More than 40,000 estimated to have died last year as result of Somalia drought

Horn of Africa country faces sixth consecutive failed rainy season, said to be related to climate change

A new report released by the UN and Somalia’s government has found that there may have been 43,000 excess deaths last year as a result of the ongoing drought – half of whom were likely to be children under the age of five.

Estimates for the first six months of 2023 also suggest that 135 Somalis might die every day, with as many as 34,200 potentially dying by June 2023.

The Horn of Africa country is facing a sixth consecutive failed rainy season, amid a drought said to be related to climate change. Somalia produces a tiny fraction of global emissions, but analysts say it is one of the most vulnerable countries to climate change on Earth.

The number of deaths estimated last year in Somalia is higher than the number believed to have died during the first year of the last major drought crisis, in 2017 and 2018.


Efforts to quantify the number of deaths have been hampered by the security situation and what aid workers say is a reluctance from the government to admit the scale of the crisis, out of concerns that funding may be redirected towards emergency aid and away from development. There has also been frustration among aid workers that a famine has not been declared, with many telling The Irish Times that they are worried this has distracted attention from the huge number of deaths that have already taken place.

Last December, Daniel Molla, the chief Somalia technical adviser at the UN’s Food and Agriculture Organisation – who is involved in collecting data to decide whether a famine declaration is made – said the threshold number of deaths of children required to declare a famine had already been reached in two parts of Somalia, but that other thresholds had not been met.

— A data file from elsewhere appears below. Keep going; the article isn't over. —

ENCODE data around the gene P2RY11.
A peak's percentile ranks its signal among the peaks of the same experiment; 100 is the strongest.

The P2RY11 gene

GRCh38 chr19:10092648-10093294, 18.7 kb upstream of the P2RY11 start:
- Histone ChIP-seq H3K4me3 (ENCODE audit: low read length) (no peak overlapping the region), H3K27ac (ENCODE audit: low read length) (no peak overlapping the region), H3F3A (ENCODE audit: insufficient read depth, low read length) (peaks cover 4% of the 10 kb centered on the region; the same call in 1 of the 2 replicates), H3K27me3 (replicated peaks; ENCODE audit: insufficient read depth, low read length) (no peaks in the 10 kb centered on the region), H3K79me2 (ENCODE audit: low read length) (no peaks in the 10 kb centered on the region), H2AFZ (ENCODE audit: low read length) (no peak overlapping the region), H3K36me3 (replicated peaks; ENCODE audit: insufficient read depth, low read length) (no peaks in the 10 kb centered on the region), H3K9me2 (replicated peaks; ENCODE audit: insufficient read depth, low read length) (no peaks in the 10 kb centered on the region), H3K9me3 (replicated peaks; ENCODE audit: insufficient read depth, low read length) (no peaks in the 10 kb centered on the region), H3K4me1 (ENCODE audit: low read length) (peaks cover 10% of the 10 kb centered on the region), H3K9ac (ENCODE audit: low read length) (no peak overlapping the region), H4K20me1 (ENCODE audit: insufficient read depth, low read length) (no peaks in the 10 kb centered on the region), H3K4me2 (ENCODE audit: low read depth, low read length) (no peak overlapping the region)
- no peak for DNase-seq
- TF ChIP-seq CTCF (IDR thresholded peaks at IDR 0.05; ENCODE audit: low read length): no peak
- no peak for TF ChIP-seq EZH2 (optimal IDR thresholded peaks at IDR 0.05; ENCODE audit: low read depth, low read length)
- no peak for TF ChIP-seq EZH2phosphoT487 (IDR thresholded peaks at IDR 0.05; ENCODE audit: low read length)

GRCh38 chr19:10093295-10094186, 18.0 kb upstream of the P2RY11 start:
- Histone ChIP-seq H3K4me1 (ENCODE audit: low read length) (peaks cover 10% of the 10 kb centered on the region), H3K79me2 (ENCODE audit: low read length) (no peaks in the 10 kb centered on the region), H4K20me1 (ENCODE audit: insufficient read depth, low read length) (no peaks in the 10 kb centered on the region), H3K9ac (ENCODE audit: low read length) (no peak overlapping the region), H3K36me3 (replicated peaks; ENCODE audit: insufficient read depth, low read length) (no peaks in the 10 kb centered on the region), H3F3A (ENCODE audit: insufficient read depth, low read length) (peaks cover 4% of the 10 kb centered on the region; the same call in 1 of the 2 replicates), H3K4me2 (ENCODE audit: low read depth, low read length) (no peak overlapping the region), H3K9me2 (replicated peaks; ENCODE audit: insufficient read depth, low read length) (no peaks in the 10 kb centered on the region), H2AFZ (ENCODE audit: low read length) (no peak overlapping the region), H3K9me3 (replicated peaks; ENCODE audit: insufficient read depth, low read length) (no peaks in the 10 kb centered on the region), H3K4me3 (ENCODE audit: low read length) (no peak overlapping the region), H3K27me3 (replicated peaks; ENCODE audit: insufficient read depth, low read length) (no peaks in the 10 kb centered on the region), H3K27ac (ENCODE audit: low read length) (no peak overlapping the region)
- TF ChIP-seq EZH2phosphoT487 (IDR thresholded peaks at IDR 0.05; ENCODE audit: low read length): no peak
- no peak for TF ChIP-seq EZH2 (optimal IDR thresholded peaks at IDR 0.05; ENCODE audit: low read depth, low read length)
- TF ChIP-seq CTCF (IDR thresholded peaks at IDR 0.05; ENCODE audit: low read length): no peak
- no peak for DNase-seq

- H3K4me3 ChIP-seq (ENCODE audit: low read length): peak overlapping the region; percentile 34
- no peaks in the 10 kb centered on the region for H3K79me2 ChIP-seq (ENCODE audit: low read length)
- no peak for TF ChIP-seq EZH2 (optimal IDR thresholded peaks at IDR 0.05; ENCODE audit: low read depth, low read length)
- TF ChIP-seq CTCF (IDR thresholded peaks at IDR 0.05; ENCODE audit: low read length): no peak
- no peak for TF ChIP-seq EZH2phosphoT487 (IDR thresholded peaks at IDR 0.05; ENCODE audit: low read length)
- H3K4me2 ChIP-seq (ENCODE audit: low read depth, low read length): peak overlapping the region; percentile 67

That same month, in a single displaced persons camp in Baidoa, The Irish Times counted 101 graves. They were all said to be children under the age of eight who had died in the previous two months.

The study released on Monday was commissioned by the UN and carried out by the London School of Hygiene and Tropical Medicine and Imperial College London. It found that the highest death rates are estimated to have occurred in south-central Somalia: particularly the areas around the Banadir, Bay and Bakool regions.

“We are racing against time to prevent deaths and save lives that are avoidable,” said WHO Somalia representative Mamunur Rahman Malik in a statement. “We will see more people dying from disease than from hunger and malnutrition combined if we do not act now. The cost of our inaction will mean that children, women and other vulnerable people will pay with their lives while we hopelessly, helplessly, witness the tragedy unfold.”

Somali minister of health Ali Hadji Adam Abubakar said: “We continue to be concerned about the level and scale of the public health impact of this deepening and protracted food crisis in Somali. At the same time, we are optimistic that if we can sustain our ongoing and scaled-up health and nutrition actions and humanitarian response to save lives and protect the health of our vulnerable, we can push back the risk of famine forever... We, therefore, urge all our partners and donors to continue to support the health sector in building a resilient health system that works for everyone and not for the few.”

Nearly half of Somalis – almost eight million people – are said to be in need of humanitarian assistance. Neighbouring Ethiopia and Kenya have also been badly affected by the drought.

Sally Hayden

Sally Hayden

Sally Hayden, a contributor to The Irish Times, reports on Africa